@quest/Kris,

To Rick's point, I know that the two gentlemen who started BGA years ago started with the premise of designing BGA for its users and many games have been developed for BGA by folks who could do the coding on their own time as i was all for free. BGA is now (or soon will be) owned by Asmodee, so make of that what you will.

@Jay,

I've played Carcassonne a handful of times...I know many people enjoy it; I'm just not one of them.

@Rick,

Great points. I'll be curious to see how the Asmodee takeover changes the world of BGA

Cheers,
Joe

questccg
questccg's picture
Offline
Joined: 04/16/2011
Hmm... Asmodee closes doors not opens them

Yeah ... Well I get the impression that if Asmodee takes over ... Only Asmodee games will be featured. They don't OPEN doors, they CLOSE them. Granted if you are Parisian ... They can go a long way to help a fellow Patriot. In Montreal, we had a fairly unknown French Designer who made a minis game called V-Commandos... He went all-in for $100k through a Kickstarter. His name is "Thibaud de la Touanne".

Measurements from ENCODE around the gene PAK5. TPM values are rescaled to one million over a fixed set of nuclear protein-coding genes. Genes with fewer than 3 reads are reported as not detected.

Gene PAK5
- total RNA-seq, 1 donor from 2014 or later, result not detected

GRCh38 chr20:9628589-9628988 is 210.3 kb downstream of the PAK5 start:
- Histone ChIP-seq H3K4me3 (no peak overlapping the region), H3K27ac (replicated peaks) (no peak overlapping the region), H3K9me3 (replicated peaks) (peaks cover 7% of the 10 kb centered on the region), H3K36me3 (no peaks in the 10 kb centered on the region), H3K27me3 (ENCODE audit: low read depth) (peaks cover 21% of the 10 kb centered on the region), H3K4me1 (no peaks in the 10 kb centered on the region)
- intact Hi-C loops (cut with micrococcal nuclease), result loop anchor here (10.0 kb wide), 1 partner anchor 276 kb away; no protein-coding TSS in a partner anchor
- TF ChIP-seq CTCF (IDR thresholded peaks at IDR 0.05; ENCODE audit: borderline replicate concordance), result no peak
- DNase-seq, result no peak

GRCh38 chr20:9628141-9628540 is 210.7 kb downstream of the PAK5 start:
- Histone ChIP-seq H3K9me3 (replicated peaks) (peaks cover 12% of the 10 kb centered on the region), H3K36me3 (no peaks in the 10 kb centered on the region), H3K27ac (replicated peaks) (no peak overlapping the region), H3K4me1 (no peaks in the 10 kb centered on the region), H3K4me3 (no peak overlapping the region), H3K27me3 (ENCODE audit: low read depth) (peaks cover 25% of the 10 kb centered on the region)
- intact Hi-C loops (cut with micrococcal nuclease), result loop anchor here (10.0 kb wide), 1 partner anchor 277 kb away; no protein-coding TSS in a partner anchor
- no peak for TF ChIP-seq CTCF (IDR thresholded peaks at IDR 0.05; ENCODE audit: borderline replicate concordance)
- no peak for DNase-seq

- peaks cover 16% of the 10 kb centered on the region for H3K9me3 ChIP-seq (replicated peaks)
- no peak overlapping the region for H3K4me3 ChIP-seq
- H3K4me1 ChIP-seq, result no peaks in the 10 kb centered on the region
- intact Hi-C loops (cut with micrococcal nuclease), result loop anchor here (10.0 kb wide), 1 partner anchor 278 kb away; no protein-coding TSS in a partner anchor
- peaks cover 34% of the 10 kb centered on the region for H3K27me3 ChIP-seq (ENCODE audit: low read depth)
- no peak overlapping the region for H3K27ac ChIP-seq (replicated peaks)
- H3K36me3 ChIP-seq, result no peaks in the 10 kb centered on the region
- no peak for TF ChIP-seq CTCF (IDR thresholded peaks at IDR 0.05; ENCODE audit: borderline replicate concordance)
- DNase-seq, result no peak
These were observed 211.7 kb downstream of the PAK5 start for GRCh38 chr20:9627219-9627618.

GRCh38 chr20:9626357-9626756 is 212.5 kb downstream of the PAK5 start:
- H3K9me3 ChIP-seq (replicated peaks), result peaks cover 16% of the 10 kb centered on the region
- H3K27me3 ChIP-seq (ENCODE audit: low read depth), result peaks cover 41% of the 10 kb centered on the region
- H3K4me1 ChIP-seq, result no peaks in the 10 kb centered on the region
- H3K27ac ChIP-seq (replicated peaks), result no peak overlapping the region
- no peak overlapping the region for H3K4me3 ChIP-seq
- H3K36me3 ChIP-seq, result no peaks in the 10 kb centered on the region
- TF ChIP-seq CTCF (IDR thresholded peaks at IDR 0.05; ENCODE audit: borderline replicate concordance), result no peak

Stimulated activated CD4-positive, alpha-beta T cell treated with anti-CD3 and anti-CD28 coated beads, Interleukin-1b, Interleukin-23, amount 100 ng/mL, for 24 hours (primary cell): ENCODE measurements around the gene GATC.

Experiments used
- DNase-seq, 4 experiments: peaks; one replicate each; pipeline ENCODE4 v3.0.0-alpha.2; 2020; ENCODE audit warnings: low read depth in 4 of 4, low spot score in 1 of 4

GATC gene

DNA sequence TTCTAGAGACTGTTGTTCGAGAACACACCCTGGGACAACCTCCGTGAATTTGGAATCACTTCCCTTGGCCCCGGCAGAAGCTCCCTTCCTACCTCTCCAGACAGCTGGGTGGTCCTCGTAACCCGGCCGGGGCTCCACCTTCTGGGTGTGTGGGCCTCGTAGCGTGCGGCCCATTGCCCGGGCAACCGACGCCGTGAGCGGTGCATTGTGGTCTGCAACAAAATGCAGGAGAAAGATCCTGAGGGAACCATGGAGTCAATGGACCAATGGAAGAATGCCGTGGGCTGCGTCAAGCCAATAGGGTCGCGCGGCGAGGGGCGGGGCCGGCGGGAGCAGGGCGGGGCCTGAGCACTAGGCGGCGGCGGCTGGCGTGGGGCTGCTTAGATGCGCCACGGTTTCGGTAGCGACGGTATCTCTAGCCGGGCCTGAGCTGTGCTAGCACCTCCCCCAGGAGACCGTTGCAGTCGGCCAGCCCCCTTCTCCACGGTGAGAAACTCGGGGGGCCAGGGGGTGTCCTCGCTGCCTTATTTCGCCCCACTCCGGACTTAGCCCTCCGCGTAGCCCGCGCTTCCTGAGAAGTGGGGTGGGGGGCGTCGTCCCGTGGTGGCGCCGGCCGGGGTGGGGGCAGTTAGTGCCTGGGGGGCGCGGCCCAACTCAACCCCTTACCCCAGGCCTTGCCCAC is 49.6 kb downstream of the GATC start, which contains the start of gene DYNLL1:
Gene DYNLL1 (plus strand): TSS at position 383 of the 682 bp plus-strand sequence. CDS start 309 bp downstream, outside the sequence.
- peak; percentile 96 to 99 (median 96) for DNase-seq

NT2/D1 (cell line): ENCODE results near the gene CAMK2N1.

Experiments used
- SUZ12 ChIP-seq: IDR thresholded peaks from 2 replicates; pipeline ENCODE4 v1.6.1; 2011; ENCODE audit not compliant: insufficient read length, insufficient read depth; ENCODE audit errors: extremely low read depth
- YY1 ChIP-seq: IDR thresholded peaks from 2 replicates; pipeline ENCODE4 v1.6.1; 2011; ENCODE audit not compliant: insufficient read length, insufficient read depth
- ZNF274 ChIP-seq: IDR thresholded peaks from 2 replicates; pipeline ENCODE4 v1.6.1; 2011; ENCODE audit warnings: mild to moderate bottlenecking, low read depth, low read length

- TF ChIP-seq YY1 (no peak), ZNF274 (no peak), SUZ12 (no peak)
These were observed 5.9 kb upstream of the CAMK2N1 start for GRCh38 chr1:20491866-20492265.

Taking inspiration of that game (V-Commandos) he later collaborated and published with the help of Asmodee a Board Game for "Assassin's Creed" (A Ubisoft IP). Anyways they made like over $1.3M CAD ... It was a huge success... And thanks to the support of Asmodee.

They are like that, they support "their own". I don't know how much PROFIT there was... But I'm sure he made off with some monetary return... In addition to a HUGE BOOST in his "pedigree".

He's a nice guy (Thibaud) ... I've met him at the Montreal Comic Con on a couple of occasions.

So good for some people, bad for most. I just read not too long that "Plaid Hat Games" which was bought by F2Z Entertainment which got bought by Asmodee (again) the owner decided to take back "Plaid Hat Games" and will no longer be a part of the Asmodee Family.

He left on good terms ... It not often you see someone BUY and then LEAVE to continue doing business on their own... So like I said, they work for some people and not for others.